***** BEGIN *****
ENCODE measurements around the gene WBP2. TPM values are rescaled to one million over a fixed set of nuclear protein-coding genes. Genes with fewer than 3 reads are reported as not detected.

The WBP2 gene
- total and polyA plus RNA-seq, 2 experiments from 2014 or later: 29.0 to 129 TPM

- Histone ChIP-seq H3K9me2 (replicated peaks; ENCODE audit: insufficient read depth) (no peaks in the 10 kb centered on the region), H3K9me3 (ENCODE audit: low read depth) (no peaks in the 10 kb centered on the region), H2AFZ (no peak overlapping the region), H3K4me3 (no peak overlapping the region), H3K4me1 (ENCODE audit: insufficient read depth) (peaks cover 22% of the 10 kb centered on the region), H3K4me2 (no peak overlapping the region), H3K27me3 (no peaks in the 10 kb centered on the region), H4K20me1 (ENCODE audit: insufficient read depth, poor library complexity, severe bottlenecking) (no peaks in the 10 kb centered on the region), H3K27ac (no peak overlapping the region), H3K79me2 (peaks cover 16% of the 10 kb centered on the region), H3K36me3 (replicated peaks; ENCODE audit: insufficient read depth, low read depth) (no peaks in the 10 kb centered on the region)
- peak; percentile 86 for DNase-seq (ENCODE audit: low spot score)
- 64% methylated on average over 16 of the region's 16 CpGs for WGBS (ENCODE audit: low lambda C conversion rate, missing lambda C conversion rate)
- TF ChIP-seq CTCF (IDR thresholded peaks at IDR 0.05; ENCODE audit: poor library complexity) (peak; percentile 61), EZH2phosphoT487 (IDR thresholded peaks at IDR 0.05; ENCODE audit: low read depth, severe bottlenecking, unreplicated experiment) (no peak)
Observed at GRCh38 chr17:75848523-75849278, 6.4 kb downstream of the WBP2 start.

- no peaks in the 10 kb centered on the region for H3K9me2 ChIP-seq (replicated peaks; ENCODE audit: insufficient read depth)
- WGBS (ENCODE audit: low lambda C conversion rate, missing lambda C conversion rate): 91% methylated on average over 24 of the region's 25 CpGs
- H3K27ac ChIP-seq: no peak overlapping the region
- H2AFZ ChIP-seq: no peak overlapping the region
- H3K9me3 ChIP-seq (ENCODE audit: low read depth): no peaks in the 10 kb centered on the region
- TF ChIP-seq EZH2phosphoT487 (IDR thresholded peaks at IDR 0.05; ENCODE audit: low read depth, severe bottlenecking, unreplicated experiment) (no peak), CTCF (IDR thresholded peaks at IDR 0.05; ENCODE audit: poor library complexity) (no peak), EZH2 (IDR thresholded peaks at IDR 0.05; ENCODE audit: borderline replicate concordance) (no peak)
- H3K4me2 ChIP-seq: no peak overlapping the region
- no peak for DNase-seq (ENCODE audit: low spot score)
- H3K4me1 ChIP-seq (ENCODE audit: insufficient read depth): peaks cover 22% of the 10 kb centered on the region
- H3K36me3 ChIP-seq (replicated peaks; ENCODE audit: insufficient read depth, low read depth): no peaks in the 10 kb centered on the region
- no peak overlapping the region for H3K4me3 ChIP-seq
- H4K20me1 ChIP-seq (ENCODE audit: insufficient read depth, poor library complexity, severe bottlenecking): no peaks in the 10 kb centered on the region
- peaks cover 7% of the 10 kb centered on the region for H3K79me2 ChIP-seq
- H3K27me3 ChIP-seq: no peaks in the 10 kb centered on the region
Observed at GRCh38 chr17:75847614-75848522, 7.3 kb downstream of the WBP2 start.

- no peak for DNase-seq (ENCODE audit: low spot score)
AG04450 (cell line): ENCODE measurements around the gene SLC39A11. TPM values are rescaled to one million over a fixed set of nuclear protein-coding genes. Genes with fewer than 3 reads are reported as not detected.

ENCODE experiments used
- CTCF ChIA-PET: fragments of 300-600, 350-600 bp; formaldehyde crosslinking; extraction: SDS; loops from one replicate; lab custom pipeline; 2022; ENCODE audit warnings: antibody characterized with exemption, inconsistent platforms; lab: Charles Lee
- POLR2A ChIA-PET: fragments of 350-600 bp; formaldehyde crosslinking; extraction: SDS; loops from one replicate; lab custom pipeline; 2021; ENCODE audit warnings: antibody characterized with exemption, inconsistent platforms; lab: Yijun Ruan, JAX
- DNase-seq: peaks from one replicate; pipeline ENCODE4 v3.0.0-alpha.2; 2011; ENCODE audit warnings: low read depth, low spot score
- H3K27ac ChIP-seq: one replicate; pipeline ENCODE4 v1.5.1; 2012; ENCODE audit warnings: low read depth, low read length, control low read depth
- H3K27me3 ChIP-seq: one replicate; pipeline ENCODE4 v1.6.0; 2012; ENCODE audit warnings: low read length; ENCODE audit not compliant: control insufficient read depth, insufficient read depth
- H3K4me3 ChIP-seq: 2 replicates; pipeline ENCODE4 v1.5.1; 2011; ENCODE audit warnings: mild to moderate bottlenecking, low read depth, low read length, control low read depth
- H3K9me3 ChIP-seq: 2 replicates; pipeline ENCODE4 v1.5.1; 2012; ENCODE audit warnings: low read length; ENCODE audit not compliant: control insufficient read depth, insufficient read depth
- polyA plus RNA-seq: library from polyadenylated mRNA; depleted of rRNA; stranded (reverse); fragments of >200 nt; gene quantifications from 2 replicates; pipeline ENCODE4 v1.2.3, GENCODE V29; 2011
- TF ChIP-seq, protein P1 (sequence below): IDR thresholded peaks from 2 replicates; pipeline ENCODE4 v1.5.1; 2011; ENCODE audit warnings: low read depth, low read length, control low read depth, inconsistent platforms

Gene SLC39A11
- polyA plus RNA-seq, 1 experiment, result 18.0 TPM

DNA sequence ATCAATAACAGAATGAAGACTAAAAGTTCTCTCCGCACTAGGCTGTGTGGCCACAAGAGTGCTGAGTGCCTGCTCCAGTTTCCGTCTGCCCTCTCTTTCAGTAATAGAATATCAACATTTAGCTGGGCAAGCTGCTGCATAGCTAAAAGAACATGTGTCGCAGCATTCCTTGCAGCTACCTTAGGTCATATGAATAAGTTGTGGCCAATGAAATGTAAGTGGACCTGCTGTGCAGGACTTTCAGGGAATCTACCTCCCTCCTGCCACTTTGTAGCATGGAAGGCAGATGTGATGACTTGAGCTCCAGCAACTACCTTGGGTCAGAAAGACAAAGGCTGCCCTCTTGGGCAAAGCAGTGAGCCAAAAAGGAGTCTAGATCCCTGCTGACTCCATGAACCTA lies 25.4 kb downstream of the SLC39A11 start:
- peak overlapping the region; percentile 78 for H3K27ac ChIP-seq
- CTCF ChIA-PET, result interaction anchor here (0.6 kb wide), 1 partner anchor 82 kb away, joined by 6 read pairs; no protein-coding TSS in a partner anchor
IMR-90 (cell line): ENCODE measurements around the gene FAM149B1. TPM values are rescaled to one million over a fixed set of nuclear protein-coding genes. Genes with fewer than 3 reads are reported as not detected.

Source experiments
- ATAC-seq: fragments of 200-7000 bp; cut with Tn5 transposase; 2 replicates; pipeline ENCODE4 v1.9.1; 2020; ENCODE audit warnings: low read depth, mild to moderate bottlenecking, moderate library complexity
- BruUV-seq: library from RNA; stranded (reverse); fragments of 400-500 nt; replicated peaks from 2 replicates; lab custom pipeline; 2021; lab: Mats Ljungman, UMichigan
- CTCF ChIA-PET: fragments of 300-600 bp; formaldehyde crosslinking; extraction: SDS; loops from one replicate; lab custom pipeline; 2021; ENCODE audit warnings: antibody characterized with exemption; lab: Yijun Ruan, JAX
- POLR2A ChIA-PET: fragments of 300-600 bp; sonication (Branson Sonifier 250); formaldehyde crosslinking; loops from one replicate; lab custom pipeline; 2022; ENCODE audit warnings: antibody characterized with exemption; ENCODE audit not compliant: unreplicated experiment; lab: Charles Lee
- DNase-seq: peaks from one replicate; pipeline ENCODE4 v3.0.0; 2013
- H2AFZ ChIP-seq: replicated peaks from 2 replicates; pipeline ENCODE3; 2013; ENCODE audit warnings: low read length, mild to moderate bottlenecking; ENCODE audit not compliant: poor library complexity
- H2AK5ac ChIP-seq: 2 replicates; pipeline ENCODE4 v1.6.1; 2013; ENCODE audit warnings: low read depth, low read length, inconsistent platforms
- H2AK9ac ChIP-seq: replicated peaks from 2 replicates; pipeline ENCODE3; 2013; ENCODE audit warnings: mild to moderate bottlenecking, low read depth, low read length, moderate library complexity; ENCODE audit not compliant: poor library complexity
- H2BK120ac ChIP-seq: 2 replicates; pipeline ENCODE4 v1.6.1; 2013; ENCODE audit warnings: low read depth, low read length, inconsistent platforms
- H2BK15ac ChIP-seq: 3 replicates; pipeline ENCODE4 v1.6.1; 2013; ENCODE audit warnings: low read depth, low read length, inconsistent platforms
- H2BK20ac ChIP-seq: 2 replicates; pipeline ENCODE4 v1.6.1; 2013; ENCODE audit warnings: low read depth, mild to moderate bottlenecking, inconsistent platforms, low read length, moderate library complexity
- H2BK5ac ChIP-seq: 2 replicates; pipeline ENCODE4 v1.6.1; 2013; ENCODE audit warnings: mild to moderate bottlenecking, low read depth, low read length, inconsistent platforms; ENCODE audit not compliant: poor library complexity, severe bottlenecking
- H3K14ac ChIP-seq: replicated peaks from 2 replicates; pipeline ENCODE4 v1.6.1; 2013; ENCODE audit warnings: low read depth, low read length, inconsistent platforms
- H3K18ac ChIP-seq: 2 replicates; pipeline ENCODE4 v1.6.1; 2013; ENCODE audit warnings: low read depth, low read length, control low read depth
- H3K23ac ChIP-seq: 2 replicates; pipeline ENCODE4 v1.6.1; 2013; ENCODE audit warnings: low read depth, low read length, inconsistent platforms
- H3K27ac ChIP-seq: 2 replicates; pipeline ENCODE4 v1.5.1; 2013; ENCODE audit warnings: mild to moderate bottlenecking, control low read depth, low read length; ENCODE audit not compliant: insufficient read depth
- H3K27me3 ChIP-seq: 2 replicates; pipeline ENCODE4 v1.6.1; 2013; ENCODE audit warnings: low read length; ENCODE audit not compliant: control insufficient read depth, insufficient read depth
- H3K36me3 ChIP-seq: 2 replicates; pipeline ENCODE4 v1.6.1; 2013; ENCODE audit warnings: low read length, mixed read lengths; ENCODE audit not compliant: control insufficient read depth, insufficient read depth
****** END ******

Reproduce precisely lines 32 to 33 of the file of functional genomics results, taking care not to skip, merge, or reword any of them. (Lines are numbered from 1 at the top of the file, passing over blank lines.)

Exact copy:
- H3K4me3 ChIP-seq: 2 replicates; pipeline ENCODE4 v1.5.1; 2011; ENCODE audit warnings: mild to moderate bottlenecking, low read depth, low read length, control low read depth
- H3K9me3 ChIP-seq: 2 replicates; pipeline ENCODE4 v1.5.1; 2012; ENCODE audit warnings: low read length; ENCODE audit not compliant: control insufficient read depth, insufficient read depth